Monday, April 27, 2009

Marianne Faithfull - The Seven Deadly Sins | Auditorium Parco della Musica, Sala Santa Cecilia | 25 April, 2009

Whilst the immensely talented Marianne Faithfull will shortly tour Europe promoting her recently released CD of classic covers Easy Come, Easy Go, at the Auditorium Parco della Musica on Saturday afternoon she dazzled the audience in Sala Santa Cecilia with a gem from her extensive back catalogue in a career which has lasted over forty years – her interpretation of Bertold Brecht and Kurt Weill's satirical sung ballet The Seven Deadly Sins.

An authentic living legend and one-time bad girl of the London music scene, Faithfull's public and private life has been a well documented roller coaster ride of excesses and addiction, however her extraordinary resilience has always seen her coming back stronger and better than ever, with numerous critical successes. She certainly looked and sounded stunning on stage as she revisited her 1998 recording of W. H. Auden and Chester Kallman's English translation of The Seven Deadly Sins, accompanied on this occasion by the Orchestra dell'Accademia Nazionale di Santa Cecilia and the Hudson Shad Quartet, directed by guest conductor Ingo Metzmacher.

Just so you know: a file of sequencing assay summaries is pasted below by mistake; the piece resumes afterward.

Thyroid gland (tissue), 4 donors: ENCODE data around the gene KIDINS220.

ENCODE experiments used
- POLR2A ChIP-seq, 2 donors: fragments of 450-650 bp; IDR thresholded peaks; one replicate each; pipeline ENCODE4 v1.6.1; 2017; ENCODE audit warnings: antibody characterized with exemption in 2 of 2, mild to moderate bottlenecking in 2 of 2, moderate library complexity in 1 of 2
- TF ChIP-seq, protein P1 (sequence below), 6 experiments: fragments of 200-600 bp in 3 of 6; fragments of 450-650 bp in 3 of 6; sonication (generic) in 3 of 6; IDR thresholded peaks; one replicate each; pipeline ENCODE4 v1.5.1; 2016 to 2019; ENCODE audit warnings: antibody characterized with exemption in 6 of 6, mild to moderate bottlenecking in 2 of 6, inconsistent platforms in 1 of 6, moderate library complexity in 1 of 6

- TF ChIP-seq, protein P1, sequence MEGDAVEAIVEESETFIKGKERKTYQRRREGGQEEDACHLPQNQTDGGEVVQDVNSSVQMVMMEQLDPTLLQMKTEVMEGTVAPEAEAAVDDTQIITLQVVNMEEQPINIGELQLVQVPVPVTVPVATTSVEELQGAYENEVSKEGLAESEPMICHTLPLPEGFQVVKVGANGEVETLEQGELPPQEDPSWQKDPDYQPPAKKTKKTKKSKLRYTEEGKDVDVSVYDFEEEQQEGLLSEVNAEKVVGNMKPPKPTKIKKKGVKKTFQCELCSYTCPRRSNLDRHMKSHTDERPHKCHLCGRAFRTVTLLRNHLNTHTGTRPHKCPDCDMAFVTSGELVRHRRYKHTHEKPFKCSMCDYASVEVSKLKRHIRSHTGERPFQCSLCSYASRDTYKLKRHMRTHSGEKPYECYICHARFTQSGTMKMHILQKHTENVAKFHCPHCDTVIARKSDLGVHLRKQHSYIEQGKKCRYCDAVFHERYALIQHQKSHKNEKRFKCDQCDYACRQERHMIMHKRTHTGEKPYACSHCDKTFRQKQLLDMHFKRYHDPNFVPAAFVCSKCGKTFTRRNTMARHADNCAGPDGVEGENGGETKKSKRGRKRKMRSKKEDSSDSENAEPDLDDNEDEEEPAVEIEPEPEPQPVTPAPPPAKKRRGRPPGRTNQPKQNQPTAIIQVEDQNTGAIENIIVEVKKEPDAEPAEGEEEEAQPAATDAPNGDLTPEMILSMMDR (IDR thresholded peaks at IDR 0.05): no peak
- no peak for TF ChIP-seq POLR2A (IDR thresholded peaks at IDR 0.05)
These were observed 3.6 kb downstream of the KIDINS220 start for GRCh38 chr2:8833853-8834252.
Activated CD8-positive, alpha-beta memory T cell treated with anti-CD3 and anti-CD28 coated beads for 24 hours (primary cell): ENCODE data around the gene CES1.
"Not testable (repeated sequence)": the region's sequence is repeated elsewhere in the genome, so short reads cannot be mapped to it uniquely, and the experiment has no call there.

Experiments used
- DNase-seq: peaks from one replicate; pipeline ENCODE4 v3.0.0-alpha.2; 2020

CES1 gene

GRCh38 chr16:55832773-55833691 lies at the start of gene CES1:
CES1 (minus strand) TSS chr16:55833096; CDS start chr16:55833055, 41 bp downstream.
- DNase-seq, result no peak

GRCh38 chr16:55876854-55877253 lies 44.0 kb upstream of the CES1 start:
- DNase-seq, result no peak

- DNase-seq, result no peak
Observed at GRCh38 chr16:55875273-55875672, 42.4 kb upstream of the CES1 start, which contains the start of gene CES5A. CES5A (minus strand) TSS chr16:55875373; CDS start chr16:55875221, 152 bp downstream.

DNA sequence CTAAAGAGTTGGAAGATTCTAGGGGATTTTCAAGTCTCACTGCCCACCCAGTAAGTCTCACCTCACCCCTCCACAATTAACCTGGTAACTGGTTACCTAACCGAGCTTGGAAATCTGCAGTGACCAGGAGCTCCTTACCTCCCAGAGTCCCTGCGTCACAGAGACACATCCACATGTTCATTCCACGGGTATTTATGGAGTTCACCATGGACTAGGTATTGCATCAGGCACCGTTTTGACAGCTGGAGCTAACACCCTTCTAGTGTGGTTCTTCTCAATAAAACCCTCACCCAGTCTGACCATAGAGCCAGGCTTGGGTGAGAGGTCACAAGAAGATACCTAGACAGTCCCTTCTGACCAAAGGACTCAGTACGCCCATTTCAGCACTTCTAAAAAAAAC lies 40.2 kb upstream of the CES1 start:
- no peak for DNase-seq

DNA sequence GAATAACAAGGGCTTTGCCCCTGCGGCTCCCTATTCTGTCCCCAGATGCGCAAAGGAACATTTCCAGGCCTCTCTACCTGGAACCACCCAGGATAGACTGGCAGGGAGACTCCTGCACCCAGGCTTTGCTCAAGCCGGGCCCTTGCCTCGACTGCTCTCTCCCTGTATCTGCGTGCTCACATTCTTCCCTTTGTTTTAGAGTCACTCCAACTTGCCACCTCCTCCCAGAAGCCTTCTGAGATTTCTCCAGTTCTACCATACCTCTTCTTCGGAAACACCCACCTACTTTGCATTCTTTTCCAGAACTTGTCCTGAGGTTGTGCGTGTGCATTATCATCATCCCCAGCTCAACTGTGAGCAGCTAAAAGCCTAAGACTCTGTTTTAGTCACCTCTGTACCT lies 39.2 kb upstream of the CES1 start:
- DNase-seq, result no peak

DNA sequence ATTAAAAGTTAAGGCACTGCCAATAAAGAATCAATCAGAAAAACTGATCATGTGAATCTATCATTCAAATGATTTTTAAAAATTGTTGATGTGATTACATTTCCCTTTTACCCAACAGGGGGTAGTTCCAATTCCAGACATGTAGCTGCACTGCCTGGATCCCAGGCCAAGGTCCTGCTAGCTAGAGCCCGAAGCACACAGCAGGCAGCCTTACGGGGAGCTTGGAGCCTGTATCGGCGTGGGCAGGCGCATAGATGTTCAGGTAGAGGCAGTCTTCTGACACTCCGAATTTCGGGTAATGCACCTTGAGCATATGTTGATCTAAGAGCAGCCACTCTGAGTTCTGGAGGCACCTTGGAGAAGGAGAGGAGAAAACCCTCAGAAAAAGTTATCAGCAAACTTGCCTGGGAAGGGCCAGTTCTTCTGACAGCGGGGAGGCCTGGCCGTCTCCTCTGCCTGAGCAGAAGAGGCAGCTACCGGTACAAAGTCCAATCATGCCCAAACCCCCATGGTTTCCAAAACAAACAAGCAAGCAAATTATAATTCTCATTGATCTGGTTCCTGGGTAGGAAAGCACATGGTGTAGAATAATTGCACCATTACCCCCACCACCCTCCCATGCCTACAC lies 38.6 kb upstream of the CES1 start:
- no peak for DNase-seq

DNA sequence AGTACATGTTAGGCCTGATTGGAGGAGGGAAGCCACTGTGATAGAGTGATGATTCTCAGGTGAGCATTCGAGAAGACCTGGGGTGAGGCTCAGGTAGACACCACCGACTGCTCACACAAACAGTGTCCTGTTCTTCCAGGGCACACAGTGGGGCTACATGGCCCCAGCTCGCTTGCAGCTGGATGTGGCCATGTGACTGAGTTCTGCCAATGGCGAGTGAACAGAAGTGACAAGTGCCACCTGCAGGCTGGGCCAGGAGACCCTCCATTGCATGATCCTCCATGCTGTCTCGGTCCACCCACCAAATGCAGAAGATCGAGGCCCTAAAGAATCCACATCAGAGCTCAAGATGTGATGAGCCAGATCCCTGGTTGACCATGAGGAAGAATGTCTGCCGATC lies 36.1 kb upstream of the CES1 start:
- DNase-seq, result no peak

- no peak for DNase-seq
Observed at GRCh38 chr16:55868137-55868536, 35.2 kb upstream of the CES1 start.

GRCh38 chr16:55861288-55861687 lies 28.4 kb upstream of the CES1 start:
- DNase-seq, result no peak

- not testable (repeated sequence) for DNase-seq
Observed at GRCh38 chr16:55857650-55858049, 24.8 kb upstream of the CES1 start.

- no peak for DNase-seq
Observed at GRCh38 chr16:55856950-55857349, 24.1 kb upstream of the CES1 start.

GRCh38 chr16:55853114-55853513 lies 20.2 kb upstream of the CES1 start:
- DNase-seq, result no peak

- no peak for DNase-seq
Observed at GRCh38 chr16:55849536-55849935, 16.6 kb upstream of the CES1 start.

As the opening notes of the Prologue filled the hall and Faithfull's deep smoky voice began to sing the tale of the two sisters Anna I and Anna II – essentially two sides of but one personality – as they set out from Louisiana across America to visit its cities, encountering a different sin in every one, I was instantly reminded of the fact that she is also a fine actress – every phrase was delivered beautifully with a deadpan air of world-weariness.

The programme was completed with three pieces by the contemporary Italian composer Salvatore Sciarrino - Storie di altre storie – visitations of works by Mozart and Scarlatti featuring Davide Vendramin on the accordion and a wonderful performance of Igor Stravinsky's masterpiece Petrushka.

The performance will be repeated tomorrow evening 28 April, 2009 – highly recommended!

Wednesday, April 22, 2009

Ben Harper Headlining Earth Day Concert in Piazza del Popolo

Ben Harper together with his new project Relentless7 will be uniting with National Geographic Music to perform at a free concert this evening in Piazza del Popolo to celebrate Earth Day. Harper and Relentless7 will be playing music from their upcoming album White Lies for Dark Times.

For fans of Italian music the hugely successful Subsonica will also be appearing.